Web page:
Michelle Stoney carved this pumpkin on Wednesday, Oct. 28 at her brother's home where their family gathers each year to carve pumpkins for Halloween. (Michelle Stoney, Gitxsan Artist Facebook photo)

Gitxsan artist carves culture in Halloween pumpkin

Michelle Stoney spent more than three hours on her latest holiday creation

Pumpkin carving amongst family is an annual Halloween tradition for Indigenous artist Michelle Stoney.

For more than three hours she had worked on carving an intricate detailed pumpkin featuring her love of Northwest Coast form line which she includes in every piece of art she completes.

Taking a few breaks in between to catch Hocus Pocus and enjoy bites of dessert with her family on Wednesday at her brother’s home in Hazelton, Stoney said she and her siblings always go over the top each year with their carvings.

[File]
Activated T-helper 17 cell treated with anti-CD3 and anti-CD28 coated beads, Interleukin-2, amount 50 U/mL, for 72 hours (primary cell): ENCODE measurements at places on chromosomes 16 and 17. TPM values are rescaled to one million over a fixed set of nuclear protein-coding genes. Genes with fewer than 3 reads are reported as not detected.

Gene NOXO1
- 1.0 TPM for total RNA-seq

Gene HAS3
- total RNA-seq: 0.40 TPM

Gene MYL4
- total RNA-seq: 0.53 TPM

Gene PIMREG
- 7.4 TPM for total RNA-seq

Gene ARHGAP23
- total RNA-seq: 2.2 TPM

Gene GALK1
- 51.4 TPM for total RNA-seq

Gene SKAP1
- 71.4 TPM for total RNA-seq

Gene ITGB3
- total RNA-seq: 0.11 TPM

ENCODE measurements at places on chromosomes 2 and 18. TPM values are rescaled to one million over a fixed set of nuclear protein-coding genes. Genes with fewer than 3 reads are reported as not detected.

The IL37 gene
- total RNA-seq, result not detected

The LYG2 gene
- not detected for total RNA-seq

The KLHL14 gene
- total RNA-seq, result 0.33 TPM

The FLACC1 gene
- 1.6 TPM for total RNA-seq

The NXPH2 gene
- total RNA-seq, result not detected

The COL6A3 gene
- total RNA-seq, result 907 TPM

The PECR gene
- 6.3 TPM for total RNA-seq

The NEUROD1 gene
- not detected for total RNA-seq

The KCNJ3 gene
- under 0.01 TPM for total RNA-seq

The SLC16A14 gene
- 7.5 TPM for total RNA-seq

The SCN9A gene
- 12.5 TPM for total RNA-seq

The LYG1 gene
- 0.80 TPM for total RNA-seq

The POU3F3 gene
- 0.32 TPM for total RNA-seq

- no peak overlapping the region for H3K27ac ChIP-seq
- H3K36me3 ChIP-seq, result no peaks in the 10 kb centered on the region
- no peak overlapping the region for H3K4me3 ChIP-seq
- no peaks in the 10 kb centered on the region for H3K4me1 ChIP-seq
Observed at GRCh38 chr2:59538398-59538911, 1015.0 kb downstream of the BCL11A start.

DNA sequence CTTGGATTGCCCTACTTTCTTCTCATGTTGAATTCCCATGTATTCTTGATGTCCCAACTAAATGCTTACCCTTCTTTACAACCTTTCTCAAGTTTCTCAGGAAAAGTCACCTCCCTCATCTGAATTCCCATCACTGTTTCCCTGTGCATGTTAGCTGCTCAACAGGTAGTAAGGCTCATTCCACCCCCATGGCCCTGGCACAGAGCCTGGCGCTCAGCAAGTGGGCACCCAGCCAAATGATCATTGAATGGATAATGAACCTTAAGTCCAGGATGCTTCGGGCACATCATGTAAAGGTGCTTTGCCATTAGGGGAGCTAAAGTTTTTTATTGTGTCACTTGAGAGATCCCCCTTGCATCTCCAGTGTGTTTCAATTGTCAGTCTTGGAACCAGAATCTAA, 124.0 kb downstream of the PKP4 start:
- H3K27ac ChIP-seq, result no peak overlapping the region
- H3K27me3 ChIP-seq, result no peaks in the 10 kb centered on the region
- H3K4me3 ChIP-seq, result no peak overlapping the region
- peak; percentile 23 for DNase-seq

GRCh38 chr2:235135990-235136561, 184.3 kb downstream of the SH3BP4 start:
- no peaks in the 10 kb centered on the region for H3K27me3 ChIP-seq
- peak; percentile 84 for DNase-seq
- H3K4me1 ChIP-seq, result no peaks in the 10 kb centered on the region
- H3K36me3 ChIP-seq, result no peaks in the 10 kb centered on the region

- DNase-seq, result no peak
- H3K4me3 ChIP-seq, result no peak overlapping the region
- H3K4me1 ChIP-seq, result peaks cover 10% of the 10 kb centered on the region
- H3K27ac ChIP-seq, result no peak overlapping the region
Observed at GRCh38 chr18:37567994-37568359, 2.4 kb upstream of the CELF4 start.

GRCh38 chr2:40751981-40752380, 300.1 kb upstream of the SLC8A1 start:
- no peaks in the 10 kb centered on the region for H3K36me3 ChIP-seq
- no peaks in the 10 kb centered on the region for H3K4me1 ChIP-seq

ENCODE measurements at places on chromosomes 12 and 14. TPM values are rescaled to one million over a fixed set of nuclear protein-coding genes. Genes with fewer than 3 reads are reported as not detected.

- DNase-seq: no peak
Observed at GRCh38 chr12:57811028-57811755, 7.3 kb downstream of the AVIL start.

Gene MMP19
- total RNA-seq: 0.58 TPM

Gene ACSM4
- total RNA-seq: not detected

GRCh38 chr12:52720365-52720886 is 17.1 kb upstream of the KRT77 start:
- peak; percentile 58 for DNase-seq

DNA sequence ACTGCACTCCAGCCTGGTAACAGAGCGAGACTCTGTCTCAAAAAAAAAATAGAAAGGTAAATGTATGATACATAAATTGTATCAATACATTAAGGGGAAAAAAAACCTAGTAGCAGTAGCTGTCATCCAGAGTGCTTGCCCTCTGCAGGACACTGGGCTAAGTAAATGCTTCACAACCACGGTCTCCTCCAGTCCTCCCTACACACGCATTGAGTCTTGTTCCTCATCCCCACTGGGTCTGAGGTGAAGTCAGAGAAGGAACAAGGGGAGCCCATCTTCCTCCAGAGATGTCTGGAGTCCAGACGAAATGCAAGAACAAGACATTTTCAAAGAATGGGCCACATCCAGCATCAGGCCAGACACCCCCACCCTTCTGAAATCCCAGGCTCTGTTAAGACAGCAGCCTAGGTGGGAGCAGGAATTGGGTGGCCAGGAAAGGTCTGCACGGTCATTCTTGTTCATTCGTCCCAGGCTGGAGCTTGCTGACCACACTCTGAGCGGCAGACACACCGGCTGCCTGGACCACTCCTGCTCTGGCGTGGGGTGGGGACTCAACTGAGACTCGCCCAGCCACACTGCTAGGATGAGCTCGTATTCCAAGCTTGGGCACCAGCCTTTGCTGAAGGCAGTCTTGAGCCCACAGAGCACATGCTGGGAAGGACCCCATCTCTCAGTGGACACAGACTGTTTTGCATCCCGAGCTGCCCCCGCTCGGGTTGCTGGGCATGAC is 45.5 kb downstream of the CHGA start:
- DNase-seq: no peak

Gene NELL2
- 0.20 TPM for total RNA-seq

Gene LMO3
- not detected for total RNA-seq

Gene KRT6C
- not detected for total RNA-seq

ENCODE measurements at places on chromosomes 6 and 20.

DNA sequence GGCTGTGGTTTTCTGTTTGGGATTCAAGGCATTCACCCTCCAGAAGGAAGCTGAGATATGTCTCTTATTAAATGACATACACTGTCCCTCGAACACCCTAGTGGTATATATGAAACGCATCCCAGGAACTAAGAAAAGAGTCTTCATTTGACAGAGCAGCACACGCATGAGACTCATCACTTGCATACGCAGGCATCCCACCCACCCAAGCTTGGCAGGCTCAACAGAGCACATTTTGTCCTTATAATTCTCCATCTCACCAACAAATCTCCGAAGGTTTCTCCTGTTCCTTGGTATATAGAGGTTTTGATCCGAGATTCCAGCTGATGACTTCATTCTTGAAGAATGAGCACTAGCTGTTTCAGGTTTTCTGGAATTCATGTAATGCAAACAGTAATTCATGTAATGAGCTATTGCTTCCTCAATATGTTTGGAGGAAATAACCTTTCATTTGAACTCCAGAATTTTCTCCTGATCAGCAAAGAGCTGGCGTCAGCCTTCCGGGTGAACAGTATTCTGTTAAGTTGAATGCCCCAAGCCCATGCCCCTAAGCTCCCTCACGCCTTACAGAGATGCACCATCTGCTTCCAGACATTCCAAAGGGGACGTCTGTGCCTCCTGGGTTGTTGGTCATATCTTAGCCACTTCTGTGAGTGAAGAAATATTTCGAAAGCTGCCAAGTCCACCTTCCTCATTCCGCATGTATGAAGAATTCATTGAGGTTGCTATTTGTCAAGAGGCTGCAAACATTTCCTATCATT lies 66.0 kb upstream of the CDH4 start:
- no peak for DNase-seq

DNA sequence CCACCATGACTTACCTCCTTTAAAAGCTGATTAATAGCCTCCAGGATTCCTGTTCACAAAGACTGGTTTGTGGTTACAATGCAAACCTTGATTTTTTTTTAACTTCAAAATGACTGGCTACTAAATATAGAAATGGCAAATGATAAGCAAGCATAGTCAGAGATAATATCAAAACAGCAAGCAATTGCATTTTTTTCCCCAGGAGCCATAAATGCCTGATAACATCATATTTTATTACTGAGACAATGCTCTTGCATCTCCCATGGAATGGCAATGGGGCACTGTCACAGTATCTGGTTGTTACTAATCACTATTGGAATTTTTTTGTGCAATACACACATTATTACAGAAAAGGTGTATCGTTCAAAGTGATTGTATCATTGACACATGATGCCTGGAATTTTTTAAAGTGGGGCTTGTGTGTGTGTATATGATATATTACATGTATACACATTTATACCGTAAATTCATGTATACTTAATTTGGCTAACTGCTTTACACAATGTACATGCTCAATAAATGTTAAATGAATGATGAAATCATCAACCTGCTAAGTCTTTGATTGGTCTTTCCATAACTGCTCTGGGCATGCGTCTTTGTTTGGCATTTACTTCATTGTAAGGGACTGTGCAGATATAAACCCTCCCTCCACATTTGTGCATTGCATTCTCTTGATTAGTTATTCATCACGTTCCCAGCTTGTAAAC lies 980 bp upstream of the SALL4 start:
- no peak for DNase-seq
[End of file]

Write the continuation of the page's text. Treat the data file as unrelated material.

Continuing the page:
“I used my carving tools that I would normally use to carve wood,” she said noting wood is much easier to work with.

Read More: Abbotsford pumpkin carver’s creations include fallen police officer

Stoney graduated from the Emily Carr University of Art and Design in 2012 with a bachelor of fine arts degree.

As a child she would sit and watch her late grandfather, Victor Mowatt, in awe as he would design and draw his master carvings.

Today, Stoney is excited of collaborating with her brother Alex on a new art show.

With her stunningly carved pumpkin sitting outside her studio, Stoney plans on dressing up her dog Daisy as Wonder Woman this Oct. 31.

“Hopefully it will inspire other people to carve new things on pumpkins showing their culture and just being proud of their culture,” she said.

“I’d love to see that.”


Do you have a comment about this story? email:
rebecca.dyok@wltribune.com

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